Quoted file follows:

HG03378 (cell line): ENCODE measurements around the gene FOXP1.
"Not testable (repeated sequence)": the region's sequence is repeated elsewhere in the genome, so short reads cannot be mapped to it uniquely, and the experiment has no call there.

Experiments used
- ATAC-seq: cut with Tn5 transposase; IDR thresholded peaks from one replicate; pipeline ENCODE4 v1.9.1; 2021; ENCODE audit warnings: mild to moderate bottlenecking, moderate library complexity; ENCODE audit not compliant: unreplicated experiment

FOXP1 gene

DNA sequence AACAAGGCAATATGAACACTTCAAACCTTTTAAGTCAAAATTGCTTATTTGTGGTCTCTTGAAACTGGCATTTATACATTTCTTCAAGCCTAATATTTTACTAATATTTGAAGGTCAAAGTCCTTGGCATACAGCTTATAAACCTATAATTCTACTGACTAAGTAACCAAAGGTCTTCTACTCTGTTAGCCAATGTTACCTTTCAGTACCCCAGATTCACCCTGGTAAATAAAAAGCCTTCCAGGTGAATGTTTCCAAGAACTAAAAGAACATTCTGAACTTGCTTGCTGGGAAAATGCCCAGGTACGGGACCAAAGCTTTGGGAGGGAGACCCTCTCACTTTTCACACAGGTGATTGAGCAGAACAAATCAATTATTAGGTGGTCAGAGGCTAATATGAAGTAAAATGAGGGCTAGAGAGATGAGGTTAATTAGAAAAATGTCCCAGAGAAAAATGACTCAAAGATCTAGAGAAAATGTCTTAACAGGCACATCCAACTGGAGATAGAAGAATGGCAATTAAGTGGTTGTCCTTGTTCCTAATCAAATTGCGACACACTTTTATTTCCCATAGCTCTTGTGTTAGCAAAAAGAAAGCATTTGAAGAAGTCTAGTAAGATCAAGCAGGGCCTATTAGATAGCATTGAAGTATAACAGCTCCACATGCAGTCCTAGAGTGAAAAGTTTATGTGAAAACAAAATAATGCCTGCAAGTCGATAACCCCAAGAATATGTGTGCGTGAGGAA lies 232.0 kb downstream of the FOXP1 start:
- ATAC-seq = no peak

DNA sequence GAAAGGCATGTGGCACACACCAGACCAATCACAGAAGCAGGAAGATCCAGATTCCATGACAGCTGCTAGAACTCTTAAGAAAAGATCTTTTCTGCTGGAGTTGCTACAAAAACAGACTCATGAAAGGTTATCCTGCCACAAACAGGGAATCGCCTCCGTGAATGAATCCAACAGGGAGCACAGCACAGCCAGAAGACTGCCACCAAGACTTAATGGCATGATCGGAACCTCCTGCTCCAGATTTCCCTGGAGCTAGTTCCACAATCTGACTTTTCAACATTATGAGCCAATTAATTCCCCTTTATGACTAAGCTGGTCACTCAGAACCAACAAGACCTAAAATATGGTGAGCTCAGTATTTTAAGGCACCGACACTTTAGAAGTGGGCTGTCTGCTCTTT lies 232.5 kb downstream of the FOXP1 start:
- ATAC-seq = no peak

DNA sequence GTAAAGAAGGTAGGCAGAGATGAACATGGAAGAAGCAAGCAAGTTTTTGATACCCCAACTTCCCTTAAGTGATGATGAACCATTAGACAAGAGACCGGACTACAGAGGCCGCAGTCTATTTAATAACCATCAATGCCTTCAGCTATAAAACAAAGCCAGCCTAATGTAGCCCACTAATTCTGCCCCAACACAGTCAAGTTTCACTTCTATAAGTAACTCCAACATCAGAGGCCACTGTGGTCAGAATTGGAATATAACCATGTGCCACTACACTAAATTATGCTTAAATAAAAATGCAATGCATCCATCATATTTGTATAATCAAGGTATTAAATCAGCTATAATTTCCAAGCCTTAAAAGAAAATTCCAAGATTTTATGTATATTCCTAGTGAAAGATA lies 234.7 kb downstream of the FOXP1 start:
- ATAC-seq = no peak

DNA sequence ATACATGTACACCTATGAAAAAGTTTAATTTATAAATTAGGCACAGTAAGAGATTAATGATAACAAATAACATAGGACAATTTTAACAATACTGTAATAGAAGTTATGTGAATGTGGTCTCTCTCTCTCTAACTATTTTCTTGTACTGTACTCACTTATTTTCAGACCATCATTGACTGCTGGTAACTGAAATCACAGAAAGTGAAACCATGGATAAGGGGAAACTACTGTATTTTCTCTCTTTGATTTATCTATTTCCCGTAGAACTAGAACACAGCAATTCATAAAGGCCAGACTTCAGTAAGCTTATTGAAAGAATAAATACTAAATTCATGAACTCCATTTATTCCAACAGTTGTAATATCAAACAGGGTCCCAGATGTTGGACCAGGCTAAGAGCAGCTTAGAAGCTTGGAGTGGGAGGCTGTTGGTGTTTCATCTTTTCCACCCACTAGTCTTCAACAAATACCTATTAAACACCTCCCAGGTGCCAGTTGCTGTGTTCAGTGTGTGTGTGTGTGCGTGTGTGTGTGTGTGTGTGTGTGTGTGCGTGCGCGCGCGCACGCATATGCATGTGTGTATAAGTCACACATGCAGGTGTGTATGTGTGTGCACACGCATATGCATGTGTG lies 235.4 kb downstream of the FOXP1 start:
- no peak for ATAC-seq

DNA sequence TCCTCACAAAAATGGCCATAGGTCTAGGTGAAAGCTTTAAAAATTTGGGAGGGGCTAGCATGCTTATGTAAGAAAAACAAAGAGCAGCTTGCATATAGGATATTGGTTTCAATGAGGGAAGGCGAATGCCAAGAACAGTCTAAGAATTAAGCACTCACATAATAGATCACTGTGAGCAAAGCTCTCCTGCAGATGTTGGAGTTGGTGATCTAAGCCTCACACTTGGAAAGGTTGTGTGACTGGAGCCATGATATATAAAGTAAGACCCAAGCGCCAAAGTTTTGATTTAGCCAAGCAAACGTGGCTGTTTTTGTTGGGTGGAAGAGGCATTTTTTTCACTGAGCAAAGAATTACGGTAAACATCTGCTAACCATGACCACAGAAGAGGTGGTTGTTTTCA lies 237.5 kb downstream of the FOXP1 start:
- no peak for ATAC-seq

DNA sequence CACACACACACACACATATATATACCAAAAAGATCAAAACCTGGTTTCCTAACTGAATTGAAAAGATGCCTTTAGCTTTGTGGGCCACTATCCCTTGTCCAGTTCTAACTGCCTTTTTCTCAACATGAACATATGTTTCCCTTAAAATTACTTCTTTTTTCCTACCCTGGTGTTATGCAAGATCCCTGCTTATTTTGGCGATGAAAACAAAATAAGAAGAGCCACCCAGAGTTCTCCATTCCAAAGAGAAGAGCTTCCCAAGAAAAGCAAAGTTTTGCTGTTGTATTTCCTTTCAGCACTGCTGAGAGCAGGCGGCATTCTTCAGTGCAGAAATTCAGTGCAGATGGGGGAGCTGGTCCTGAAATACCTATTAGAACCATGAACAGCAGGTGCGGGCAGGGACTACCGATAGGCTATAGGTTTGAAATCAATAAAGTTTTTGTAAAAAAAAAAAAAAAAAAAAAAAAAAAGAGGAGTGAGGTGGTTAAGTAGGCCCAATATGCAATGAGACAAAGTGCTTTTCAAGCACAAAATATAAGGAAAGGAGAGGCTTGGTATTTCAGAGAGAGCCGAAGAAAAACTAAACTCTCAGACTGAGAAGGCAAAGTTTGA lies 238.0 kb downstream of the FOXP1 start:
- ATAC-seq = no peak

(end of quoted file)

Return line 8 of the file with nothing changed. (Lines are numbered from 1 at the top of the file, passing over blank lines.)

DNA sequence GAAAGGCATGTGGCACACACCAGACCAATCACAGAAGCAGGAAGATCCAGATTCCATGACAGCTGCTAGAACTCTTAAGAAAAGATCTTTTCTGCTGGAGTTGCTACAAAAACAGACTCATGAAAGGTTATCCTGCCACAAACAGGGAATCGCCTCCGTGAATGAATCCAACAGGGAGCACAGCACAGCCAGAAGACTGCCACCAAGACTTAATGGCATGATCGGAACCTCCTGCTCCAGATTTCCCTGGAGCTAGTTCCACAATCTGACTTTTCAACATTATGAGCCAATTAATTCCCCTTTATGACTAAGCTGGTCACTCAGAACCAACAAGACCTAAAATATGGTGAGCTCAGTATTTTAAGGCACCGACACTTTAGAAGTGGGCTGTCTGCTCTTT lies 232.5 kb downstream of the FOXP1 start: